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what he has written on the subject, fie has had the honour of coinciding, in so many points, with the sentiments of this learned, judicious, and excellent Bishop, But, on the other hand, he must express his sorrow, that his Lordship was so far "distant from his books and papers," otherwise, it is most probable, that he would have produced some valuable testimonies from the antients, concerning what he hints at as—" little noticed."
Another thing is also to be lamented, which is, that the good Bi/hop did not proceed to explain what he meant by those *' great and visible imminent hazards," mentioned in the last paragraph.
If so small and inconsiderable a person as myself may venture to guess at the meaning of so considerable and great a man as Bishop Burnet, I should suppose, that his Lord/hip has here a reference to his observation before made, concerning the difference between the state of innocency, and that of mankind since the fall, and to those evils which he mentions as the consequences of the latter—which could not exist during the former. Such as '" barrenness, sickness, uncleannefs, ot ** crossness of humour." What " great, im** minent, and visible hazards hang over "thousands,"'from these causes, has been
observed before, p. 181—184. To vindicate, therefore, the lawfulness of polygamy is, as the world is now constituted, in such cases at least, to act as a good citizen of the world, by vindicating the " na«« tural privileges," and necessary rights of mankind; and it is, at the fame time, to act as a sincere believer of divine revelation, to set forth, openly and without disguise, that Heavenly System, by which those rights are established and secured. To vindicate also that universal law, which had the good of the Whole for its object; to shew that its wisdom and beneficence are- too Vast to be confined to a Jingle people, or a single period of particular dispensation—to free it from that obscurity which monks and priests, and other enthusiasts and. fanatics, have involved it in, to the distress and destruction of millions—is a task reserved alone for those, who, for the sake of truth, are willing to sacrifice their ease and reputation to the malevolence of ignorance and prejudice.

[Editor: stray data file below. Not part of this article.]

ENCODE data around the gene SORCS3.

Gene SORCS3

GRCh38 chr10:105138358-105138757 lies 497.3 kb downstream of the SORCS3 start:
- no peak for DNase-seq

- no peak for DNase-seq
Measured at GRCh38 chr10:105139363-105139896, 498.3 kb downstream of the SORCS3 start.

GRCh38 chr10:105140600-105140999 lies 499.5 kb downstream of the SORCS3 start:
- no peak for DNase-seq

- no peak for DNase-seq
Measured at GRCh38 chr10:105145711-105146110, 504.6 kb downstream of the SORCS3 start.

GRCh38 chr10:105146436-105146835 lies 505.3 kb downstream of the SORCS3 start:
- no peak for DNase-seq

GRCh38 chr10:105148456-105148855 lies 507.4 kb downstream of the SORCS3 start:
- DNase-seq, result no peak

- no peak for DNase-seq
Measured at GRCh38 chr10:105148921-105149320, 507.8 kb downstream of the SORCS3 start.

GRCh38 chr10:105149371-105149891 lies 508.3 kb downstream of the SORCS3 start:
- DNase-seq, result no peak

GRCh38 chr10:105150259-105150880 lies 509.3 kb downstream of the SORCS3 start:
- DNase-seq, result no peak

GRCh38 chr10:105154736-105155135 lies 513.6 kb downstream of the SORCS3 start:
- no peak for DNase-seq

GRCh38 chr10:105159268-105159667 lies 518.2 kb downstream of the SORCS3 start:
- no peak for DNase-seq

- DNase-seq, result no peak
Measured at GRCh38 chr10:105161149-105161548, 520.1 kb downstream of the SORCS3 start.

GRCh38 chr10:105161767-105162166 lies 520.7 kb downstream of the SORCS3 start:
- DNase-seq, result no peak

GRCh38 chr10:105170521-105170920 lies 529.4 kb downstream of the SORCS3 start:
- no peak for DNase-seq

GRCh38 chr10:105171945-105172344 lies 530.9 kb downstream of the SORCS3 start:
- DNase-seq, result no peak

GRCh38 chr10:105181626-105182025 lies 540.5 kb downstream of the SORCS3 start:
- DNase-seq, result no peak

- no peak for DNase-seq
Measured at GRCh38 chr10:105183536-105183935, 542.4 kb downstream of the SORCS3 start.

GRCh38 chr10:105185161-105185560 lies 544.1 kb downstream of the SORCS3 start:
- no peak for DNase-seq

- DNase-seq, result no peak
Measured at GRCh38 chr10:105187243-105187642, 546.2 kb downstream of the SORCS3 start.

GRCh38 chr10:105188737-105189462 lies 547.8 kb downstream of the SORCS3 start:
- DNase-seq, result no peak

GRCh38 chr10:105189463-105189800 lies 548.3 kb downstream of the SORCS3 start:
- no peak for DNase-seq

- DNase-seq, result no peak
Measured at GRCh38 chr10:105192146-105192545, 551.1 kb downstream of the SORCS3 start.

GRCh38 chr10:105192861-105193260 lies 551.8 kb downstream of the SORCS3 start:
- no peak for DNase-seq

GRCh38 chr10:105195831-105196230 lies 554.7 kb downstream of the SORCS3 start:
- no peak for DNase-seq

Christ not the Giver of a neiv Law,
Tl/TOSHEIM, (Eccl. Hist. Machine* edition, quarto, -vol. i. p. 295) very justly observes—*' When once the mini"fiers of the church had departed from tx the antient simplicity of religion, a'* buses were daily multiplied; and fu"perfiition drew, from its horrid fecun"dity, an incredible number of absurdi**' ties, which were added to the doctrine "of Christ and his apostles."'—This is very true, and very strikingly exemplified in that learned and accurate writer's history of the Christian church, both with regard to ceremonies and doSlrines. Among other absurdities in point of doBrine, is the notion that "Christ's mission up* "on earth was to exhibit to mortals a '* new law, distinguished from all others "by its unblemished fanBity and perfec"tion." In vol. ii. p. 277. this is represented as one main article of the Socinian creed, and it is to be wished that it never had been adopted but by the immediate followers of Socinus. Yet this